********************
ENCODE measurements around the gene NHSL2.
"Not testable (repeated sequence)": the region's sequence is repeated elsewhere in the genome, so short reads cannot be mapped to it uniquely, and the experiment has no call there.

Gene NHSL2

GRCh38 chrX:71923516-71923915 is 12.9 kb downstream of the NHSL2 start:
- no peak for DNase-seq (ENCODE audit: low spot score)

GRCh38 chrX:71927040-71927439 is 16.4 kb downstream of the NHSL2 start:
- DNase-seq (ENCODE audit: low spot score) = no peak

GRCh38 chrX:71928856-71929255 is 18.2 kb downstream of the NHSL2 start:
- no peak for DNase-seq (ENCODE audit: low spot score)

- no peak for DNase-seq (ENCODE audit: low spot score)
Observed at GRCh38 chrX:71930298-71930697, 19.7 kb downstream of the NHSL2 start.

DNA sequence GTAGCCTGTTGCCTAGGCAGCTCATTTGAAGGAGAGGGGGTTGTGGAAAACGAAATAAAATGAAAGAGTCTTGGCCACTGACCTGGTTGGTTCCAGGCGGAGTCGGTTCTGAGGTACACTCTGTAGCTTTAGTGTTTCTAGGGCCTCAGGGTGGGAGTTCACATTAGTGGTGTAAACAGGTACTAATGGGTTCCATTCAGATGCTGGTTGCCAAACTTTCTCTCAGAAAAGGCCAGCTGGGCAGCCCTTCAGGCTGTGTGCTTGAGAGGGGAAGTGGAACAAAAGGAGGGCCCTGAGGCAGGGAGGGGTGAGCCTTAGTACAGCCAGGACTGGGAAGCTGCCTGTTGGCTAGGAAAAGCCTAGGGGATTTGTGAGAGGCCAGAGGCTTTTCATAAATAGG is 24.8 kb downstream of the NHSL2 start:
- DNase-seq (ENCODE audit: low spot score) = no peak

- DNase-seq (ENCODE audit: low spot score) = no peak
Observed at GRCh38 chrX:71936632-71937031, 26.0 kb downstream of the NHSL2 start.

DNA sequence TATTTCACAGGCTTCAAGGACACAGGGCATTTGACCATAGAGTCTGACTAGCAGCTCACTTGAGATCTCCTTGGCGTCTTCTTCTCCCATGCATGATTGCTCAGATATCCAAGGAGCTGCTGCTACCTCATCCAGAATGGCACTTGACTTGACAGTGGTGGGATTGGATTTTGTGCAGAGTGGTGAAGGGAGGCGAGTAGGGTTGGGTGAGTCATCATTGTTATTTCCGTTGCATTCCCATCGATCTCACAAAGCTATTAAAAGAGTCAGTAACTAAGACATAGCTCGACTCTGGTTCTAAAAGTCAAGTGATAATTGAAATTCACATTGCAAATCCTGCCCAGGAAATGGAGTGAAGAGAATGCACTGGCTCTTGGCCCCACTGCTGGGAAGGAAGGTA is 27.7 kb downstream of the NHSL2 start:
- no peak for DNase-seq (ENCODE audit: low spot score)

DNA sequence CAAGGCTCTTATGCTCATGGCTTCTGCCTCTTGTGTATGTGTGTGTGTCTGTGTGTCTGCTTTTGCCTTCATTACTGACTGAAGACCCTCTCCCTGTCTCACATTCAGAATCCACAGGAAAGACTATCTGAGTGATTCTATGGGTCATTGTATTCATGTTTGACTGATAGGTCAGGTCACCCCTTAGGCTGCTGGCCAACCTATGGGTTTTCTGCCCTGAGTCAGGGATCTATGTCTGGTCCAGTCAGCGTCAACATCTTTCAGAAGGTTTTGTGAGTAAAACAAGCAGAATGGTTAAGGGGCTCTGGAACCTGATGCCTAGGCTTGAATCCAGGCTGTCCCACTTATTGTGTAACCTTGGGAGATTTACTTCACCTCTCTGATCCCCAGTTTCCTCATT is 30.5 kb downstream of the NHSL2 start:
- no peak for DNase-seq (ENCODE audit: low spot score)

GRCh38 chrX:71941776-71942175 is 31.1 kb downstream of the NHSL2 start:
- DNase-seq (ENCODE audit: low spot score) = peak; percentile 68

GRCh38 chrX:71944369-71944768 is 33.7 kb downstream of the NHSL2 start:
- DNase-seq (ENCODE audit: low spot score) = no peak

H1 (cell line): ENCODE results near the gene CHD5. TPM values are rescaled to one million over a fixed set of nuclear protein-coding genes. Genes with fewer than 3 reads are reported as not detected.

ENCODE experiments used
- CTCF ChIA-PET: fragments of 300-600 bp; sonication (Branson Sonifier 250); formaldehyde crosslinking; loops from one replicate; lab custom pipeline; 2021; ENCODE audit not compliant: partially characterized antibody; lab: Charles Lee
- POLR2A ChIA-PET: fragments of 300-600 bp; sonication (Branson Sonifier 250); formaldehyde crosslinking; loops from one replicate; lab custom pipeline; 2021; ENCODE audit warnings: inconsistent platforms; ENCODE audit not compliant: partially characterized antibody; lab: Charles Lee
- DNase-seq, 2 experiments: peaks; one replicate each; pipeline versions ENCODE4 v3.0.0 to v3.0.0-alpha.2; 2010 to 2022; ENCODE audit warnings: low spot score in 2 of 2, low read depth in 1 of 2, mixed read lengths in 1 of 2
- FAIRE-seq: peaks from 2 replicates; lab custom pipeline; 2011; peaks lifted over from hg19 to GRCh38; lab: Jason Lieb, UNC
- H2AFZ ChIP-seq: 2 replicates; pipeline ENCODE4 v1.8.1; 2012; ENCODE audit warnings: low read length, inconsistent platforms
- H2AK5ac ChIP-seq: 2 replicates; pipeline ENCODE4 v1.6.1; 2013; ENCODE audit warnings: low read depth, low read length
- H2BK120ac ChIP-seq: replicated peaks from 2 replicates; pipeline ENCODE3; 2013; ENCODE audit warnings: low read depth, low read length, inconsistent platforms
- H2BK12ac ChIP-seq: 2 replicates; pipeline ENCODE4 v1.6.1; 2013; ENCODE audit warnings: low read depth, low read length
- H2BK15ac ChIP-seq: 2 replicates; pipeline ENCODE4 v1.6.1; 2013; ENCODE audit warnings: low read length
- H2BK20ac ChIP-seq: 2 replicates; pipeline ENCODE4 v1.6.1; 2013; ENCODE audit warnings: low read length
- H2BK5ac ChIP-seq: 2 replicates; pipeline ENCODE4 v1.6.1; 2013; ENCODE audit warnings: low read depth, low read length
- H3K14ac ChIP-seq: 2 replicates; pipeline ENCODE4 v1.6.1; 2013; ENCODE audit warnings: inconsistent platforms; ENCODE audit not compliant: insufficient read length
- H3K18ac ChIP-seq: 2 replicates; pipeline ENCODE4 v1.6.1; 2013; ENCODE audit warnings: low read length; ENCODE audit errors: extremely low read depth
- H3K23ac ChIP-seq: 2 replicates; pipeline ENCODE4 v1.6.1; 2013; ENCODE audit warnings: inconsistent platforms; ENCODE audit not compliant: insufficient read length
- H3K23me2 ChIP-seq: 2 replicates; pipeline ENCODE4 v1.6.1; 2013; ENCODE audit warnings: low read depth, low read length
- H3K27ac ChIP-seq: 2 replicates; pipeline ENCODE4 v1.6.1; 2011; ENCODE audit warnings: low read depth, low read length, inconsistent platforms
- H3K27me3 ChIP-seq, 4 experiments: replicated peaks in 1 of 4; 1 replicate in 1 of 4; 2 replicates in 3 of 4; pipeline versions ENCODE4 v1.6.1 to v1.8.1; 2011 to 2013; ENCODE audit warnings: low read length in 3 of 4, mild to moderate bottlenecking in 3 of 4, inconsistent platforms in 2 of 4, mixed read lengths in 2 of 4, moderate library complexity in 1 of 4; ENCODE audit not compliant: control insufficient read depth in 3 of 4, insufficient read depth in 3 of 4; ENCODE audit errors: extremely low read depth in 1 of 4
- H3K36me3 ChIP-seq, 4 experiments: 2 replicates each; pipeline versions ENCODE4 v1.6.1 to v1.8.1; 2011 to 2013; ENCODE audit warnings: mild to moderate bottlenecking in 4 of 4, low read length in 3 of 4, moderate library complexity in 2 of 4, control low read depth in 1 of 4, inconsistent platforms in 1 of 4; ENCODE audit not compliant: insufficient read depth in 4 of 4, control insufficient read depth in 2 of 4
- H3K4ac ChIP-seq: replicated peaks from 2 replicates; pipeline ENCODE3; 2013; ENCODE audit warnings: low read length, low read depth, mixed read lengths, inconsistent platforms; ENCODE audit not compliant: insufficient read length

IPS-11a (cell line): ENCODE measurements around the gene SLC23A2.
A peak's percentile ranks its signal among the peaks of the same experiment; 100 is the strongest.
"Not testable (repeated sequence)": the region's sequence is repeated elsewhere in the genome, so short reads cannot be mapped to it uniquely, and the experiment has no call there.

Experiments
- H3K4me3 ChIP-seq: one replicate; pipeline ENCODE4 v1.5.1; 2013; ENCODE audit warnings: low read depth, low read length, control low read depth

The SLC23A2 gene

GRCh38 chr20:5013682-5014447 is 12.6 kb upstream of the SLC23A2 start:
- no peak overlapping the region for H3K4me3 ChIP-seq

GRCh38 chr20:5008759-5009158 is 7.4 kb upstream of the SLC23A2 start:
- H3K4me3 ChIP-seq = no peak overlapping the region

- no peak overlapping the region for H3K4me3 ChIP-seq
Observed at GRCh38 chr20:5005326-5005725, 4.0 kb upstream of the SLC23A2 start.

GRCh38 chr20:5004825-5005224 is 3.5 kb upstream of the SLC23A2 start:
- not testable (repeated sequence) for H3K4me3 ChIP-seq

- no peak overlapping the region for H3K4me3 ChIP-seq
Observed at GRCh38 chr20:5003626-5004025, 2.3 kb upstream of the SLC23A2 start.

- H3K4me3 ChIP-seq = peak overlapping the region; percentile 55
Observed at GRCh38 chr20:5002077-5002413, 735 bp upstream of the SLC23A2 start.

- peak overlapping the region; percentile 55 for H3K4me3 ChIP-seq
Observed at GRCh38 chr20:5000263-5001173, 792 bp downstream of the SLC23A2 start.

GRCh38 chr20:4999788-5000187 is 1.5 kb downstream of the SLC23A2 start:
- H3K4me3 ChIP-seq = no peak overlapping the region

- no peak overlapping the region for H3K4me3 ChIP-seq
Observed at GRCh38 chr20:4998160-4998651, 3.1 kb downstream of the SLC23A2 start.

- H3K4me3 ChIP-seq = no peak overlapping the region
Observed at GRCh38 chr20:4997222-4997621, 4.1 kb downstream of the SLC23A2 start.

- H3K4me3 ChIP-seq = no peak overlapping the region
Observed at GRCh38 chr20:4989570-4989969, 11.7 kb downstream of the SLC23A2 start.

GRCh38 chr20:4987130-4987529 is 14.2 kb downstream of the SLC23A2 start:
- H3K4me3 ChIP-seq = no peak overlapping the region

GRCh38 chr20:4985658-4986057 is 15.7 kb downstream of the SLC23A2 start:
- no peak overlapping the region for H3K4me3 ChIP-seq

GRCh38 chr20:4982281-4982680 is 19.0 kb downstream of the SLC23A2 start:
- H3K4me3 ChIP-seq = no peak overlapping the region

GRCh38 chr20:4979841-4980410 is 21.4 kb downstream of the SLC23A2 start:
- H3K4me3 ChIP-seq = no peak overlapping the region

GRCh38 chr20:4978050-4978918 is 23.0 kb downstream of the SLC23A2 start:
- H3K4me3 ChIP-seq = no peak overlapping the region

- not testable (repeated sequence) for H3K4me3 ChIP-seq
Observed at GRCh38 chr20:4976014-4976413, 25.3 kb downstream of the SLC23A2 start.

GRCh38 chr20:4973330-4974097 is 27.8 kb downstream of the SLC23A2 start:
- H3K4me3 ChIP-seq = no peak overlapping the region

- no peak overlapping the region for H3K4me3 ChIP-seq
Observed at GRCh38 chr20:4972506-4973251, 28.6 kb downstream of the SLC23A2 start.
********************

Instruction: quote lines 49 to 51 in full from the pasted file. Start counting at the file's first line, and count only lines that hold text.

- H3K4me3 ChIP-seq: one replicate; pipeline ENCODE4 v1.5.1; 2013; ENCODE audit warnings: low read depth, low read length, control low read depth

The SLC23A2 gene

GRCh38 chr20:5013682-5014447 is 12.6 kb upstream of the SLC23A2 start: